Utah Prospectors: Utah's second professional basketball team
The Utah Prospectors, or Pro's as they were sometimes called, were a Western Basketball Association team that lasted only one season and played their home games in the Salt Palace in downtown Salt Lake City. Sometimes the team is referred to by it's original name: Salt Lake City Prospectors.
The WBA as a whole was a league set to rival the NBA and pick up where the ABA had failed, but with a regional aspect. The seven-team league included the Fresno Stars, Great Falls Sky, Las Vegas Dealers, Reno Bighorns, Tucson Gunners, Washington Lumberjacks, and of course the Prospectors. The names and locations of the team tried to play off of the history of the locales that the teams.
The league was founded by Larry Cregar who was an assistant coach in both the NBA and the ABA and businessman Neil Christiansen.
The Utah team was owned by Frank Nelson, a Salt Lake City area businessman. The team was coached by former Utah Stars player Dick Nemelka.
The WBA had regional territorial picks much like the NBA had in the earlier days of its existence, and much like it did in the NBA the WBA rule caused a lot of hurt feelings. Utah had six colleges which were assigned to it as being in its region, other teams were not as lucky. This was thought to be a huge advantage to Utah as both Utah and BYU had several players going into the NBA throughout the years.
The Pro's wanted to court the past and be like the Utah Stars of the ABA. The team hired several Stars personalities and even had the same color scheme as the old Stars. The Utah Stars of the ABA had put Utah on the map as a major basketball loving city, and when the Stars disbanded and the ABA merged it looked as if Salt Lake City was not going to have another professional basketball and the Pro's hoped to fill that void.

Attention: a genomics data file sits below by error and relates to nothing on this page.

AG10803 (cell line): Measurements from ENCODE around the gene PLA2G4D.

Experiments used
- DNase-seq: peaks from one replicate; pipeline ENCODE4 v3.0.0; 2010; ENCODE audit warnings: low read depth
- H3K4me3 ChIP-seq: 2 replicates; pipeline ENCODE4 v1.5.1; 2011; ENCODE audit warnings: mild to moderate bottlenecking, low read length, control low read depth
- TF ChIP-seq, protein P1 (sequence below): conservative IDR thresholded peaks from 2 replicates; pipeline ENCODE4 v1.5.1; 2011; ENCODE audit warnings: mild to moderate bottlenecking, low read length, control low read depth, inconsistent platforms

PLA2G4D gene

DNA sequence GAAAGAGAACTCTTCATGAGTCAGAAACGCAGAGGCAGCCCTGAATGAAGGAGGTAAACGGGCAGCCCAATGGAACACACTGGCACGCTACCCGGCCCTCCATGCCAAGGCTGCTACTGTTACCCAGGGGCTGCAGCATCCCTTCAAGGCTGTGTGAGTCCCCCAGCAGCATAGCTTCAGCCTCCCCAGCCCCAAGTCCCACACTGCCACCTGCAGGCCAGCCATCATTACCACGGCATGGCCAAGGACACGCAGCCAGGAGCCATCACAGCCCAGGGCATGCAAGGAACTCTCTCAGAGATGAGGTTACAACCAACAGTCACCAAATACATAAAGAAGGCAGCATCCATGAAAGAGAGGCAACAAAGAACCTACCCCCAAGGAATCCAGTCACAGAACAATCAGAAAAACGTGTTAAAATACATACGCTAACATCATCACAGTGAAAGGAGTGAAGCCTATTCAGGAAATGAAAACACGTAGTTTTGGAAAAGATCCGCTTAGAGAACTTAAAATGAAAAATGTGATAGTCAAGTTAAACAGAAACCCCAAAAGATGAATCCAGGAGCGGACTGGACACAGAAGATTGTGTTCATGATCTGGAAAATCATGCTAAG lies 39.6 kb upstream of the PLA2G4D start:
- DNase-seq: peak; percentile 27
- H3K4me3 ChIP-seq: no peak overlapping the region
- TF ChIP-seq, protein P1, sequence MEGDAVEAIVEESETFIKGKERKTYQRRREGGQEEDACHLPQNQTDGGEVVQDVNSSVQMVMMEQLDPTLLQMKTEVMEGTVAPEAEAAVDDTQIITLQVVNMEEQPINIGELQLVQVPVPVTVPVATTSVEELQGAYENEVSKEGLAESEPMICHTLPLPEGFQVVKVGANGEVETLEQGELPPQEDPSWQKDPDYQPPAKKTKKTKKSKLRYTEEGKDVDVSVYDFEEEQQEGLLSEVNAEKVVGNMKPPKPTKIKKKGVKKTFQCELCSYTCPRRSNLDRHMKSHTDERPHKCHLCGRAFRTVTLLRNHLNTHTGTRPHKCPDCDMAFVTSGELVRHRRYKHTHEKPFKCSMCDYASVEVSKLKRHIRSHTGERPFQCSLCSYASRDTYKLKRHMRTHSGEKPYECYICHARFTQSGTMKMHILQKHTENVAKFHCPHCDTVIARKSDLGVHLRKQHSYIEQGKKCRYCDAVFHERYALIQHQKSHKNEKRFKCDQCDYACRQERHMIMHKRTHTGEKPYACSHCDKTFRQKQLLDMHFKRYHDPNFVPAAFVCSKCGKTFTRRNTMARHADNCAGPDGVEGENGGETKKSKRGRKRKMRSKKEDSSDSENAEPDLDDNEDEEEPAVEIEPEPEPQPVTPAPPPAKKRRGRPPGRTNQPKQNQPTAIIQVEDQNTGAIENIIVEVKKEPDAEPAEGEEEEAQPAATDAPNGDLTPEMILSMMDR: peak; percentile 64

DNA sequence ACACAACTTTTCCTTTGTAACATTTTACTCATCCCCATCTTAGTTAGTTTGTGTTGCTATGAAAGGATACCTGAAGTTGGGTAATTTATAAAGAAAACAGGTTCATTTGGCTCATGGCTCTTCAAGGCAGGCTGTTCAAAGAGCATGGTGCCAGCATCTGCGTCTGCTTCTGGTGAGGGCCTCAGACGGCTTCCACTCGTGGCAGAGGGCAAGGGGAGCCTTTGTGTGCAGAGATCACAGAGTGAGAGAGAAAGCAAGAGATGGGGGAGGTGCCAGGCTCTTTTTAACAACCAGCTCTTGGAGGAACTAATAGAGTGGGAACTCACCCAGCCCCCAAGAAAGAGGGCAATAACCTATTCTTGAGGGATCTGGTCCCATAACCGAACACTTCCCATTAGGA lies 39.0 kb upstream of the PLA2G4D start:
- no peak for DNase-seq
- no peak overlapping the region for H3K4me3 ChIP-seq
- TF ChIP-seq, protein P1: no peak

The Utah media tried to hype the team as well. A Deseret News article written by Linda Hamilton from August 25, 1978 attributes Great Falls coach Bill Klukas as saying he would not trade the Big 10 conference for the schools the Pro's get to pick from. This is likely hyperbole as even at it's best the Utah schools do not put out the number of star or talented players that the Big 10 does.
Though while the Pro's courted the past the league itself did not. Though it did keep the no foul out rule and three point shot. The league was seen as somewhat of a sideshow once it got going with a number of antics that both made fans laugh and cry at the same time. The ABA liked antics too, but they kept them in a much more professional environment. But the buffoonery aside the WBA did have some success as a minor league to the NBA and several players did get called up to the NBA.
One such player that got called up was Utah's Sam Smith, who joined the Lakers in 1978. In Smiths first game he hurled a three quarters shot off the backboard and into the hoop; which was a WBA specialty.
The contrast of professionalism and circus sideshow plagued the league and most of the teams as well and Utah was no exception. One common problem was players just quitting mid-game. Utah's Bruce Seals did just that when he confronted coach Nemelka over playing time and Nemelka told him to go home; and Seals did. This wasn't the only time this happened. Yet despite these kinds of set backs the league did provide better lodging and an better overall experience for the players.
The first WBA all-star game was to be held in Salt Lake City on January 18, 1979, but due to financial issues the game was cancelled.
Unlike the NBA at the time which had 12 player active rosters and could have up to 15 total players on their rosters, the WBA allowed for only 11 player rosters and only 9 traveling players. The league paid well for its stature with a minimum of $10,000 a year per team.
Despite the high hopes for the team, the Pro's won only 19 games and finished in 6th place. Sam Smith did earn all league 3rd team honors.
Several factors lead to the demise of the WBA. One was the announcement in April of 1979 that the New Orleans Jazz would be relocating to Salt Lake City. This put the WBA and the NBA in direct competition in what would become the NBA's smallest market but what was one of the WBA's largest markets. The WBA began to actively look to move the Prospectors and were looking at cities such as Provo, Cheyenne and Barstow, when news came that the Continental Basketball Association wanted to do a merger. This looked like a great deal and both sides agreed to it. All the teams except Utah would join the CBA, and Utah would disband because they could not compete with the Jazz. Unfortunately, for the WBA none of its teams could make the financial commitment and before the merger could be completed the entire league folded.
Several players who would go on to play for the Utah Jazz played for the WBA they include Jeff Cook, Brad Davis and Duck Williams. .